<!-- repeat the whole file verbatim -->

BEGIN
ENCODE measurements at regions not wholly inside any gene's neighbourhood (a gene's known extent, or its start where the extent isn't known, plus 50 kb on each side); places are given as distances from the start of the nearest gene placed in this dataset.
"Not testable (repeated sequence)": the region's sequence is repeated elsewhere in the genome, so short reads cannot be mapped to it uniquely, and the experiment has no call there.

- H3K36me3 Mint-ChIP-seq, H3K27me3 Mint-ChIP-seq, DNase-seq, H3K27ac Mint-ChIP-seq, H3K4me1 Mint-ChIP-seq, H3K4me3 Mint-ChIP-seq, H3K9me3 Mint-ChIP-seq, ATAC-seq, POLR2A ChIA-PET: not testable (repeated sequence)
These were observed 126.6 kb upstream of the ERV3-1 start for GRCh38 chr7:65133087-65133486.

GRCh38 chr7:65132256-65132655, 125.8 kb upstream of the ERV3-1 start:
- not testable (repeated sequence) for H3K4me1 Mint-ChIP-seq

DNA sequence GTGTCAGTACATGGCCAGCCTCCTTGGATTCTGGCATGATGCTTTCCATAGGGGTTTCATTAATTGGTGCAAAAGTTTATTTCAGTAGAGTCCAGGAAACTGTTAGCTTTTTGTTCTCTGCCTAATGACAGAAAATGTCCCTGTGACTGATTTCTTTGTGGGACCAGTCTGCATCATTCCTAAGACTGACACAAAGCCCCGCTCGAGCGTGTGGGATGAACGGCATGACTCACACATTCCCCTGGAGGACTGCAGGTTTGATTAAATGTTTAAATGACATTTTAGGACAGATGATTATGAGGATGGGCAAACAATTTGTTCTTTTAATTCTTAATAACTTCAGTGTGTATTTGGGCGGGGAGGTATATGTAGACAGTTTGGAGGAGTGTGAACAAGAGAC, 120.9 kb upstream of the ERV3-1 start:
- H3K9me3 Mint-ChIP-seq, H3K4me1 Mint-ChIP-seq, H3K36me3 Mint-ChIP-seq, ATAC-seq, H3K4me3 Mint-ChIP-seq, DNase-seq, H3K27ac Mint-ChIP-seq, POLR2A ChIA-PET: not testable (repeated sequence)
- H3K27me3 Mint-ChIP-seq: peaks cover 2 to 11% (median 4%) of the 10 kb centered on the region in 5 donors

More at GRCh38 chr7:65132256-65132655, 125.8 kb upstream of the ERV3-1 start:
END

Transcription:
ENCODE measurements at regions not wholly inside any gene's neighbourhood (a gene's known extent, or its start where the extent isn't known, plus 50 kb on each side); places are given as distances from the start of the nearest gene placed in this dataset.
"Not testable (repeated sequence)": the region's sequence is repeated elsewhere in the genome, so short reads cannot be mapped to it uniquely, and the experiment has no call there.

- H3K36me3 Mint-ChIP-seq, H3K27me3 Mint-ChIP-seq, DNase-seq, H3K27ac Mint-ChIP-seq, H3K4me1 Mint-ChIP-seq, H3K4me3 Mint-ChIP-seq, H3K9me3 Mint-ChIP-seq, ATAC-seq, POLR2A ChIA-PET: not testable (repeated sequence)
These were observed 126.6 kb upstream of the ERV3-1 start for GRCh38 chr7:65133087-65133486.

GRCh38 chr7:65132256-65132655, 125.8 kb upstream of the ERV3-1 start:
- not testable (repeated sequence) for H3K4me1 Mint-ChIP-seq

DNA sequence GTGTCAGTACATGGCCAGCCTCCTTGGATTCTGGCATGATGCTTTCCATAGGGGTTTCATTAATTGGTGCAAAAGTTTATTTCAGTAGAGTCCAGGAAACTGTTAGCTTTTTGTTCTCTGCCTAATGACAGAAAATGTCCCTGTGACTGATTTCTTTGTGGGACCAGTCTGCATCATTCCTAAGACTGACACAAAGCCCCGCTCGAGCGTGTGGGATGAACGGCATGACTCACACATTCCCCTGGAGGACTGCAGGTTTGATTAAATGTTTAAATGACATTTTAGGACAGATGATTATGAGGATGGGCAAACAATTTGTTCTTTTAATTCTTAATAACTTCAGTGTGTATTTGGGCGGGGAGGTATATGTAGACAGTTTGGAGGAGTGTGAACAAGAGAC, 120.9 kb upstream of the ERV3-1 start:
- H3K9me3 Mint-ChIP-seq, H3K4me1 Mint-ChIP-seq, H3K36me3 Mint-ChIP-seq, ATAC-seq, H3K4me3 Mint-ChIP-seq, DNase-seq, H3K27ac Mint-ChIP-seq, POLR2A ChIA-PET: not testable (repeated sequence)
- H3K27me3 Mint-ChIP-seq: peaks cover 2 to 11% (median 4%) of the 10 kb centered on the region in 5 donors

More at GRCh38 chr7:65132256-65132655, 125.8 kb upstream of the ERV3-1 start: